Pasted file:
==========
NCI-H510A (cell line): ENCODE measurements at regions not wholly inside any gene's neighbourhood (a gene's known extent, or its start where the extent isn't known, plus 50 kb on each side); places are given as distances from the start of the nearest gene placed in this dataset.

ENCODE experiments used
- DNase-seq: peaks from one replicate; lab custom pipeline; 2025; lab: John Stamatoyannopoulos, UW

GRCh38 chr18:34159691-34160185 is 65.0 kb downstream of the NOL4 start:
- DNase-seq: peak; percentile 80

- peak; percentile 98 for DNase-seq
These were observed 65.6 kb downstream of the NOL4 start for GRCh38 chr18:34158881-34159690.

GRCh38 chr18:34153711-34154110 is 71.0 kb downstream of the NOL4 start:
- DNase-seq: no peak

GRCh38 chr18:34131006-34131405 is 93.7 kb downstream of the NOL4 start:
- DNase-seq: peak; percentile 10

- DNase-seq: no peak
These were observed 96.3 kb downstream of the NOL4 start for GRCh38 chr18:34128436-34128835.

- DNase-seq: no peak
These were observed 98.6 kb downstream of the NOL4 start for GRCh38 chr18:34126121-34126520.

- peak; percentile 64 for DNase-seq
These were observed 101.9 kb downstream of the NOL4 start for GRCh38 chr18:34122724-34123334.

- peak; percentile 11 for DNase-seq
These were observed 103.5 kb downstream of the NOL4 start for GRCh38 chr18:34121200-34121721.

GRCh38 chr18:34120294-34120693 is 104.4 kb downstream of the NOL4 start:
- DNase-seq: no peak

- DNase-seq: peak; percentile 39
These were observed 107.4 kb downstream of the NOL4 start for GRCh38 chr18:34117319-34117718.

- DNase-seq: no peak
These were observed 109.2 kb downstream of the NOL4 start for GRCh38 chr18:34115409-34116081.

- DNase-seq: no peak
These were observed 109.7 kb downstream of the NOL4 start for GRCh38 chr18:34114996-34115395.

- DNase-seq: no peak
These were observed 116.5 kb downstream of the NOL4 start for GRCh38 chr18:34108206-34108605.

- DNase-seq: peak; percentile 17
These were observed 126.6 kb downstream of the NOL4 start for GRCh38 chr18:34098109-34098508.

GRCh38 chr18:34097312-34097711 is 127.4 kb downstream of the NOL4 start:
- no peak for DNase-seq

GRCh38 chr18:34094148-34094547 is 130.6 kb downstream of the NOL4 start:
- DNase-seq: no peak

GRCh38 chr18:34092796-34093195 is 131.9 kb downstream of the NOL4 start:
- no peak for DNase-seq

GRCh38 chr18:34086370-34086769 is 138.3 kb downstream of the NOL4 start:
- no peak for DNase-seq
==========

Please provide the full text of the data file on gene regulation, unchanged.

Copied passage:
NCI-H510A (cell line): ENCODE measurements at regions not wholly inside any gene's neighbourhood (a gene's known extent, or its start where the extent isn't known, plus 50 kb on each side); places are given as distances from the start of the nearest gene placed in this dataset.

ENCODE experiments used
- DNase-seq: peaks from one replicate; lab custom pipeline; 2025; lab: John Stamatoyannopoulos, UW

GRCh38 chr18:34159691-34160185 is 65.0 kb downstream of the NOL4 start:
- DNase-seq: peak; percentile 80

- peak; percentile 98 for DNase-seq
These were observed 65.6 kb downstream of the NOL4 start for GRCh38 chr18:34158881-34159690.

GRCh38 chr18:34153711-34154110 is 71.0 kb downstream of the NOL4 start:
- DNase-seq: no peak

GRCh38 chr18:34131006-34131405 is 93.7 kb downstream of the NOL4 start:
- DNase-seq: peak; percentile 10

- DNase-seq: no peak
These were observed 96.3 kb downstream of the NOL4 start for GRCh38 chr18:34128436-34128835.

- DNase-seq: no peak
These were observed 98.6 kb downstream of the NOL4 start for GRCh38 chr18:34126121-34126520.

- peak; percentile 64 for DNase-seq
These were observed 101.9 kb downstream of the NOL4 start for GRCh38 chr18:34122724-34123334.

- peak; percentile 11 for DNase-seq
These were observed 103.5 kb downstream of the NOL4 start for GRCh38 chr18:34121200-34121721.

GRCh38 chr18:34120294-34120693 is 104.4 kb downstream of the NOL4 start:
- DNase-seq: no peak

- DNase-seq: peak; percentile 39
These were observed 107.4 kb downstream of the NOL4 start for GRCh38 chr18:34117319-34117718.

- DNase-seq: no peak
These were observed 109.2 kb downstream of the NOL4 start for GRCh38 chr18:34115409-34116081.

- DNase-seq: no peak
These were observed 109.7 kb downstream of the NOL4 start for GRCh38 chr18:34114996-34115395.

- DNase-seq: no peak
These were observed 116.5 kb downstream of the NOL4 start for GRCh38 chr18:34108206-34108605.

- DNase-seq: peak; percentile 17
These were observed 126.6 kb downstream of the NOL4 start for GRCh38 chr18:34098109-34098508.

GRCh38 chr18:34097312-34097711 is 127.4 kb downstream of the NOL4 start:
- no peak for DNase-seq

GRCh38 chr18:34094148-34094547 is 130.6 kb downstream of the NOL4 start:
- DNase-seq: no peak

GRCh38 chr18:34092796-34093195 is 131.9 kb downstream of the NOL4 start:
- no peak for DNase-seq

GRCh38 chr18:34086370-34086769 is 138.3 kb downstream of the NOL4 start:
- no peak for DNase-seq